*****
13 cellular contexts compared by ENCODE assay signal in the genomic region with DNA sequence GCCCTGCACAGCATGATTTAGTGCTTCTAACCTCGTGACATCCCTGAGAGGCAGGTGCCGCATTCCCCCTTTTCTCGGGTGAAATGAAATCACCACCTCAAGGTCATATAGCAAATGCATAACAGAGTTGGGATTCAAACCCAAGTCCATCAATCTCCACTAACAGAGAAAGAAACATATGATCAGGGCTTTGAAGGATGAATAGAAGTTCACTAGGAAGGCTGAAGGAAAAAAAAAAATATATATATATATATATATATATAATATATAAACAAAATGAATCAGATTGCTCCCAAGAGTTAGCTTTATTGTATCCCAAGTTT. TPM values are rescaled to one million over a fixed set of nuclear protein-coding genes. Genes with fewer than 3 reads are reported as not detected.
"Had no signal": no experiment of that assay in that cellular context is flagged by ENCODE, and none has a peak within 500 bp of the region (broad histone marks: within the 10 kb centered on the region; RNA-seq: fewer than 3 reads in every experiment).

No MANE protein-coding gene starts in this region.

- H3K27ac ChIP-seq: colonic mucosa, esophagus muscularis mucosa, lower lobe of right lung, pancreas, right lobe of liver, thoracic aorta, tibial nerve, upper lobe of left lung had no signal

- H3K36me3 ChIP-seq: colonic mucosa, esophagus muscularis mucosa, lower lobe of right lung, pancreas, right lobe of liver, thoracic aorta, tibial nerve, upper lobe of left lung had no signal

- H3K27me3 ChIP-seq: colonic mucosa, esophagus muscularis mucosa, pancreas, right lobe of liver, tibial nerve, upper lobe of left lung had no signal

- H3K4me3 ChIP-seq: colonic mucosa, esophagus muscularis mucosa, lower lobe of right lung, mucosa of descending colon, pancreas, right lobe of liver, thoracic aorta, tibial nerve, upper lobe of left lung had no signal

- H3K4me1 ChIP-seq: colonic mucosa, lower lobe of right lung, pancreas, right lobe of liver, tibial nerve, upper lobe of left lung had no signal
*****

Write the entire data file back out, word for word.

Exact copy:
13 cellular contexts compared by ENCODE assay signal in the genomic region with DNA sequence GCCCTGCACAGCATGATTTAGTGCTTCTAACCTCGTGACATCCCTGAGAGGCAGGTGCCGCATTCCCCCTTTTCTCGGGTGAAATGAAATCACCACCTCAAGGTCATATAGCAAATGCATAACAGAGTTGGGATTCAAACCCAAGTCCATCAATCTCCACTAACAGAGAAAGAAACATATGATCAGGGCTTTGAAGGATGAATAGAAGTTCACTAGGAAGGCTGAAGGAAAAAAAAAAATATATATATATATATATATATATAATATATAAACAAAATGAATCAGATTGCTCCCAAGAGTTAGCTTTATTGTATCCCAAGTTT. TPM values are rescaled to one million over a fixed set of nuclear protein-coding genes. Genes with fewer than 3 reads are reported as not detected.
"Had no signal": no experiment of that assay in that cellular context is flagged by ENCODE, and none has a peak within 500 bp of the region (broad histone marks: within the 10 kb centered on the region; RNA-seq: fewer than 3 reads in every experiment).

No MANE protein-coding gene starts in this region.

- H3K27ac ChIP-seq: colonic mucosa, esophagus muscularis mucosa, lower lobe of right lung, pancreas, right lobe of liver, thoracic aorta, tibial nerve, upper lobe of left lung had no signal

- H3K36me3 ChIP-seq: colonic mucosa, esophagus muscularis mucosa, lower lobe of right lung, pancreas, right lobe of liver, thoracic aorta, tibial nerve, upper lobe of left lung had no signal

- H3K27me3 ChIP-seq: colonic mucosa, esophagus muscularis mucosa, pancreas, right lobe of liver, tibial nerve, upper lobe of left lung had no signal

- H3K4me3 ChIP-seq: colonic mucosa, esophagus muscularis mucosa, lower lobe of right lung, mucosa of descending colon, pancreas, right lobe of liver, thoracic aorta, tibial nerve, upper lobe of left lung had no signal

- H3K4me1 ChIP-seq: colonic mucosa, lower lobe of right lung, pancreas, right lobe of liver, tibial nerve, upper lobe of left lung had no signal